Hurricane Hazel Anniversary

Hurricane Hazel Anniversary
Hurricane Hazel in Myrtle Beach
Hurricane Hazel in Myrtle Beach
Hurricane Hazel in Myrtle Beach
Hurricane Hazel in Myrtle Beach

HORRY COUNTY, SC (WMBF) – Hurricane Hazel made landfall in the Carolinas on October 15th 1954 and was the deadliest and costliest hurricane of the 1954 Atlantic hurricane season. The storm caused as many as 600 direct fatalities and $2.8 billion in damage in the United States alone.

Hazel made landfall during the morning hours of October 15, very near Little River. The storm was officially a Category 4 at landfall, with sustained winds of 140 miles per hour, with higher gusts. The hurricane brought a storm surge of over 18 feet in many places across northeast South Carolina and southeast North Carolina, wreaking havoc all across the Grand Strand. The storm's surge was made worse by the fact that the hurricane coincided with the highest lunar tide of the year.

The strongest winds from the storm ripped through the coastline between Myrtle Beach and Cape Fear, North Carolina with wind speed estimates of 130 to 150 miles per hour at Holden Beach, Oak Island, Calabash, Little River Inlet and Wrightsville Beach. Wilmington recorded winds of 96 miles per hour, and the Myrtle Beach Air Force Base had a wind gust of 120 mph. Areas as far inland as Fayetteville, North Carolina recorded gusts as high as 110 miles per hour.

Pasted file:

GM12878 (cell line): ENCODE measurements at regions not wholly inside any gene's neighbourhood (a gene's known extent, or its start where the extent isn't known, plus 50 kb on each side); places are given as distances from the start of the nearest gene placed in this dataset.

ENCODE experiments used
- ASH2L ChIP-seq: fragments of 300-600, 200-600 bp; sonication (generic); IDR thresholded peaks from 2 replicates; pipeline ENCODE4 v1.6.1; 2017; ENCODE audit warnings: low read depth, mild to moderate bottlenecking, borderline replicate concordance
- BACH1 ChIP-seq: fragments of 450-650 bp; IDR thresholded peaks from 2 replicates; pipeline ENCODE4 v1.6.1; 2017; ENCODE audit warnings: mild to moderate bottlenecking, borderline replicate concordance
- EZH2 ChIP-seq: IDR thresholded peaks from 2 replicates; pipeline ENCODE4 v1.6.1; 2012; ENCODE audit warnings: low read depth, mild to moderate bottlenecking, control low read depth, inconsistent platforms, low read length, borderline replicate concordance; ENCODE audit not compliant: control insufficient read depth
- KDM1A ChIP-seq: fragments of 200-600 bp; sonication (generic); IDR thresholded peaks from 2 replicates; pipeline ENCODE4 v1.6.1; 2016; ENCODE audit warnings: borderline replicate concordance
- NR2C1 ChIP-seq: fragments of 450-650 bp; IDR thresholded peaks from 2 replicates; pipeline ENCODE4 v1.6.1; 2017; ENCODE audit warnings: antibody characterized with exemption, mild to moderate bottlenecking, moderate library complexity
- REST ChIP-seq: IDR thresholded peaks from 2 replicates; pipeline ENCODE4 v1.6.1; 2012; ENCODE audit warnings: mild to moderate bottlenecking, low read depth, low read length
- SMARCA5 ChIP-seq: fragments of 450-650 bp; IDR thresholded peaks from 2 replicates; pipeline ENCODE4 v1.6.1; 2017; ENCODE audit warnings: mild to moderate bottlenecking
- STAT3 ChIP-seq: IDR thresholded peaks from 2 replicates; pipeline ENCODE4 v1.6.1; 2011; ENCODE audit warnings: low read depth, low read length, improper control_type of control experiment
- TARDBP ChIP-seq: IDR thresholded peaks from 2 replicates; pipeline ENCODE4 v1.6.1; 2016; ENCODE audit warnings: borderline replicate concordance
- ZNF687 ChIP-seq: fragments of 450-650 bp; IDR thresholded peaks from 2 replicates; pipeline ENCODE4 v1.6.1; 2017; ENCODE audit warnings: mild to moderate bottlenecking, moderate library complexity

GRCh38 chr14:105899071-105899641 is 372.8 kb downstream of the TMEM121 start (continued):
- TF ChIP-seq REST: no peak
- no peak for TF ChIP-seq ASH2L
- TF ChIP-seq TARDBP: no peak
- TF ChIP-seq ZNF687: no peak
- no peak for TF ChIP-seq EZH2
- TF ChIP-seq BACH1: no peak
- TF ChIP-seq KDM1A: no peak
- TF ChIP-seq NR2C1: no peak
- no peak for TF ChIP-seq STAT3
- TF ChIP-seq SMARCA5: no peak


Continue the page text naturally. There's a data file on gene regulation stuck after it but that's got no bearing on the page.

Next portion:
After landfall, Hurricane Hazel continued on its northward track across North Carolina and Virginia during the morning of October 15. Hazel continued to push northward across the Mid Atlantic states, into Pennsylvania and New York, and eventually into southeastern Ontario and southwestern Quebec on the 15th and 16th.

Brunswick County, North Carolina suffered the greatest damage, where most coastal dwellings were either damaged or completely destroyed. In Long Beach, North Carolina, only five of 357 buildings were left standing along the coast. It is estimated that nearly 80 percent of oceanfront houses and motels in Myrtle Beach were also destroyed by the storm. The rebuilding of Myrtle Beach after the storm is often credited with transforming the city to the high-rise resort town it is today.

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